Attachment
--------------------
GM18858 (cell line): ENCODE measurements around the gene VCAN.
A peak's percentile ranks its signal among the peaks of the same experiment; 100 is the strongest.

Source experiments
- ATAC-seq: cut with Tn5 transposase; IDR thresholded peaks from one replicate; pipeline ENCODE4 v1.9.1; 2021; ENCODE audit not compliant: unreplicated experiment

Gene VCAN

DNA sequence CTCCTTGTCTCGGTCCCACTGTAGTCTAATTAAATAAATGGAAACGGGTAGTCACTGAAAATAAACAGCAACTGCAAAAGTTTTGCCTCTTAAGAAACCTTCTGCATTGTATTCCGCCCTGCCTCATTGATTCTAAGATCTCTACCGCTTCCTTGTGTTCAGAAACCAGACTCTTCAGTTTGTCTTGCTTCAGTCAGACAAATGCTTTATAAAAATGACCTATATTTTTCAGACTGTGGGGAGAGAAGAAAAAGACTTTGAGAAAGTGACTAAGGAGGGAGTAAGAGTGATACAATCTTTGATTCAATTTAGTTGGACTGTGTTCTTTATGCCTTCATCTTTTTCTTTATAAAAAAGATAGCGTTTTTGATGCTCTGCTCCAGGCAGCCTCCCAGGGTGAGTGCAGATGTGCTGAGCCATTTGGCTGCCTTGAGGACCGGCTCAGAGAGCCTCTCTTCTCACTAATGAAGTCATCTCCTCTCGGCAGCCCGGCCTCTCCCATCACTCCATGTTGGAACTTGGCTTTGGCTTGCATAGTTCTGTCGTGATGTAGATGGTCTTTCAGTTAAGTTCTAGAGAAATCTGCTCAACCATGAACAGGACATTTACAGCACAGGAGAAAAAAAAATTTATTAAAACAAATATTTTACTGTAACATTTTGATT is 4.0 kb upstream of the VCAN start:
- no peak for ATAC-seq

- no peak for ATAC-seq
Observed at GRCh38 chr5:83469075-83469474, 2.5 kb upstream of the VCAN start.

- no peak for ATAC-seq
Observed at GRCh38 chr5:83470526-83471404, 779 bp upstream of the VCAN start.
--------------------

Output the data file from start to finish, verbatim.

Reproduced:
GM18858 (cell line): ENCODE measurements around the gene VCAN.
A peak's percentile ranks its signal among the peaks of the same experiment; 100 is the strongest.

Source experiments
- ATAC-seq: cut with Tn5 transposase; IDR thresholded peaks from one replicate; pipeline ENCODE4 v1.9.1; 2021; ENCODE audit not compliant: unreplicated experiment

Gene VCAN

DNA sequence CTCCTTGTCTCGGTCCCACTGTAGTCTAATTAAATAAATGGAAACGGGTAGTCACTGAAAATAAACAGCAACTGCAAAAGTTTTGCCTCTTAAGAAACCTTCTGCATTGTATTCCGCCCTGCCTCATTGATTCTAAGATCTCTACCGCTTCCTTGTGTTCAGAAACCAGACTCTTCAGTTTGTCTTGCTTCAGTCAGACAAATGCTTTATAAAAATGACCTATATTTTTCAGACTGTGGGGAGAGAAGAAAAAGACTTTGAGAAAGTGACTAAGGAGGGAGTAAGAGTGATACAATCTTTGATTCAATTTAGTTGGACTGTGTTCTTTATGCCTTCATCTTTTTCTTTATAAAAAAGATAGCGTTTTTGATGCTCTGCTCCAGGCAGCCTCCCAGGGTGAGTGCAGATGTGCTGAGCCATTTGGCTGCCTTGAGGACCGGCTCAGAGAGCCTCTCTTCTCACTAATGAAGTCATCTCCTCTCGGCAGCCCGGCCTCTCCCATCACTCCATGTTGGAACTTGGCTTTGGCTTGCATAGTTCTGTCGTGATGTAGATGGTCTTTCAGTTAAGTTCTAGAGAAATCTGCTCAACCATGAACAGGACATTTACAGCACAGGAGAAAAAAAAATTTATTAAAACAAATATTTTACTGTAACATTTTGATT is 4.0 kb upstream of the VCAN start:
- no peak for ATAC-seq

- no peak for ATAC-seq
Observed at GRCh38 chr5:83469075-83469474, 2.5 kb upstream of the VCAN start.

- no peak for ATAC-seq
Observed at GRCh38 chr5:83470526-83471404, 779 bp upstream of the VCAN start.